In several speeches this year, Shinseki has noted that to end homelessness among veterans, VA and the nation must do better in terms of psychological health care, education and employment opportunities, and addressing substance abuse.

VA programs such as the Post 9/11 GI Bill, which became law Aug. 1, may not have an immediate impact on homelessness, but better education opportunities can decrease homelessness in the future.

"To do this well, we'll have to attack the entire downward spiral that ends in homelessness," Shinseki said in an August speech at the American Legion convention in Louisville, Ky. He cited the need to offer veterans education, jobs and safe housing, and to treat depression and substance abuse. "We must do it all," he said.

Shinseki's latest initiative, launched last month, has a more direct impact on homelessness. On Oct. 6, the secretary announced more than $17 million in grants will be shared among 19 states, the District of Columbia and Puerto Rico to create more than 1,100 beds for homeless veterans. The transitional housing will give veterans the leverage they need to access VA health care and other benefits they need to lead productive lives again, Shinseki said in an Oct. 6 statement.

This week's Homeless Summit is likely to focus on similar indirect and immediate measures to meet the VA's five-year goal to get veterans off the streets. Officials said the summit's agenda will promote interagency and community partnerships to end homelessness through a variety of working groups and other sessions. The summit also will raise awareness and help advocates articulate key components of the five-year plan, and will give outreach organizations more tools for prevention in their local communities, officials added.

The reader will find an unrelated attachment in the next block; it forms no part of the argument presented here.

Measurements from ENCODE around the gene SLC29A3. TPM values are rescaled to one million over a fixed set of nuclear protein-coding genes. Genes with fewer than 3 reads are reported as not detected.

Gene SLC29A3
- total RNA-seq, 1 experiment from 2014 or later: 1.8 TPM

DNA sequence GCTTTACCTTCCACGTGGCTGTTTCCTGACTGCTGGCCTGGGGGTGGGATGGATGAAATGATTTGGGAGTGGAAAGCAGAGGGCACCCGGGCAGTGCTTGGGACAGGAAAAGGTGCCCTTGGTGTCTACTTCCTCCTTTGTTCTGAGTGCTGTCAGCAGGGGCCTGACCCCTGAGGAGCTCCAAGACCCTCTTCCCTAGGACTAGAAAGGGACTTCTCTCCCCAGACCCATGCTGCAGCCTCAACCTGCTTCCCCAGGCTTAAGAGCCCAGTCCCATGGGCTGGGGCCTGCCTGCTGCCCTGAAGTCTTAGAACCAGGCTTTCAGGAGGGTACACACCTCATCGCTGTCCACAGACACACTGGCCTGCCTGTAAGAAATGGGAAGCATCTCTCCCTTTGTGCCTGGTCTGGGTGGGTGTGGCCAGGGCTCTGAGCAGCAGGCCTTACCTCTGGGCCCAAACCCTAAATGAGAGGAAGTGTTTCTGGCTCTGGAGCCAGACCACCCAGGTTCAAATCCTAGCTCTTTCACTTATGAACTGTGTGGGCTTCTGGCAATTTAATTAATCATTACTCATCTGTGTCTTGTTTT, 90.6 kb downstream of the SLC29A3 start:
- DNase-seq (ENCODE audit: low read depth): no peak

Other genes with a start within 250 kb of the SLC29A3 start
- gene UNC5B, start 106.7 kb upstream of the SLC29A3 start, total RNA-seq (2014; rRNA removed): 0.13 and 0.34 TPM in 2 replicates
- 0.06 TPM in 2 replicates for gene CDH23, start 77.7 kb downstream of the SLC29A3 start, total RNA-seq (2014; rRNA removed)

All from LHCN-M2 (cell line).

The two-day summit begins tomorrow morning, and Shinseki is expected to give his keynote address at 1 p.m.

Experts to Answer H1N1 Questions Online

American Forces Press Service

Nov. 2, 2009 - The Military Health System will host a Web-based, town hall-style meeting Nov. 10 from 3 to 4 p.m. EST to respond to questions about H1N1 influenza. Military members, their families, health-care providers and Defense Department civilians may submit questions starting today, using the comments box at As many as possible of the questions submitted in advance, as well as questions asked throughout the live event, will be answered during the Web hall. A transcript of all questions and answers will be posted to the site after the event.